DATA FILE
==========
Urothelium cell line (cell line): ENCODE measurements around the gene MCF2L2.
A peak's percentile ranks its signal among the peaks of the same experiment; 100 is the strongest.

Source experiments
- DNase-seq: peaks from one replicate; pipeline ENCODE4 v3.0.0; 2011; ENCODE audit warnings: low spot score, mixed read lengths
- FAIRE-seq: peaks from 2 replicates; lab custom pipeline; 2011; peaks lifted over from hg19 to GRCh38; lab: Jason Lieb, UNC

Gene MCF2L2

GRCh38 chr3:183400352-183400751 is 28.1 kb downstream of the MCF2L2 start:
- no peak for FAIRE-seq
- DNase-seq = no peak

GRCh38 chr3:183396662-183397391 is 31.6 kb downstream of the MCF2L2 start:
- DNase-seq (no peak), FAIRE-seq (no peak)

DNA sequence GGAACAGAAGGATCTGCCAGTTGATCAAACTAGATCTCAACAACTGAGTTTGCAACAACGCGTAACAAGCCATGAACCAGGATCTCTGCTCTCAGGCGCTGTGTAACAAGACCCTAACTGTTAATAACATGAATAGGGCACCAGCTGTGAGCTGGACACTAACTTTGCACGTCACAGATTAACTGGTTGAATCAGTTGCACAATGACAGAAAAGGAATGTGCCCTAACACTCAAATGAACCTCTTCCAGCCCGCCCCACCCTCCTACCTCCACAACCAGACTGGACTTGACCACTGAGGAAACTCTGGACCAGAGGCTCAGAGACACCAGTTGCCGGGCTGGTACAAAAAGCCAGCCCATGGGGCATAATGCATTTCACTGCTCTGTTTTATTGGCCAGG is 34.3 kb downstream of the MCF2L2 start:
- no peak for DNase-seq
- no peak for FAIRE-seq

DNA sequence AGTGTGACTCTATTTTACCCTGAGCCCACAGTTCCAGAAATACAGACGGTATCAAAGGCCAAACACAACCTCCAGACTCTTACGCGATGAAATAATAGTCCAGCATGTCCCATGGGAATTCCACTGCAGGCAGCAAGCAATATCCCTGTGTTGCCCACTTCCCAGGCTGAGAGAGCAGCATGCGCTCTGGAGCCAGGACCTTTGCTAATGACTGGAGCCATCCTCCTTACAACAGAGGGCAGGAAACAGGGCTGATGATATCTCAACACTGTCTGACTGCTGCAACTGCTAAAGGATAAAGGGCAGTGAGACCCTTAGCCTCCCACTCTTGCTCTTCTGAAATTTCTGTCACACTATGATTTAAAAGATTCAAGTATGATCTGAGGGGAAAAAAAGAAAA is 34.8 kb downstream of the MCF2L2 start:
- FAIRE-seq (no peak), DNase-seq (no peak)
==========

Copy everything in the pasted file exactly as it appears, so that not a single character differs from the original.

Urothelium cell line (cell line): ENCODE measurements around the gene MCF2L2.
A peak's percentile ranks its signal among the peaks of the same experiment; 100 is the strongest.

Source experiments
- DNase-seq: peaks from one replicate; pipeline ENCODE4 v3.0.0; 2011; ENCODE audit warnings: low spot score, mixed read lengths
- FAIRE-seq: peaks from 2 replicates; lab custom pipeline; 2011; peaks lifted over from hg19 to GRCh38; lab: Jason Lieb, UNC

Gene MCF2L2

GRCh38 chr3:183400352-183400751 is 28.1 kb downstream of the MCF2L2 start:
- no peak for FAIRE-seq
- DNase-seq = no peak

GRCh38 chr3:183396662-183397391 is 31.6 kb downstream of the MCF2L2 start:
- DNase-seq (no peak), FAIRE-seq (no peak)

DNA sequence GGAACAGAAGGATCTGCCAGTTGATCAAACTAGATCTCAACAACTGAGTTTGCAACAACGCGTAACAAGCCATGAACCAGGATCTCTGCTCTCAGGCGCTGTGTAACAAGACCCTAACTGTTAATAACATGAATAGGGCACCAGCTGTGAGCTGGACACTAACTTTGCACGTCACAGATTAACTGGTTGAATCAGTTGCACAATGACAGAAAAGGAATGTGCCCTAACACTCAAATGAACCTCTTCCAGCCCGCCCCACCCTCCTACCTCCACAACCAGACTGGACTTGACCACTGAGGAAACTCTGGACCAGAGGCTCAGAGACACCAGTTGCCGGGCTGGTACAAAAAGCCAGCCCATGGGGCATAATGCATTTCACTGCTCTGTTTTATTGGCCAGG is 34.3 kb downstream of the MCF2L2 start:
- no peak for DNase-seq
- no peak for FAIRE-seq

DNA sequence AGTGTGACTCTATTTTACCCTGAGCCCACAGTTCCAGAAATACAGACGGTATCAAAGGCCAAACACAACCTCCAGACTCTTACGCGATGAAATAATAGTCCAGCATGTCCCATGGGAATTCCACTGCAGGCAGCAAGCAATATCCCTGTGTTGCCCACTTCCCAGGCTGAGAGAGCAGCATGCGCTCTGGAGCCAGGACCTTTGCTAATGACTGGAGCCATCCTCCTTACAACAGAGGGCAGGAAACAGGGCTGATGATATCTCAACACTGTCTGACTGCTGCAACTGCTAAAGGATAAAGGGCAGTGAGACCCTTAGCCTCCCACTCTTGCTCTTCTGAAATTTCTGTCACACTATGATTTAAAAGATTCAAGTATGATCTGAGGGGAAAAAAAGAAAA is 34.8 kb downstream of the MCF2L2 start:
- FAIRE-seq (no peak), DNase-seq (no peak)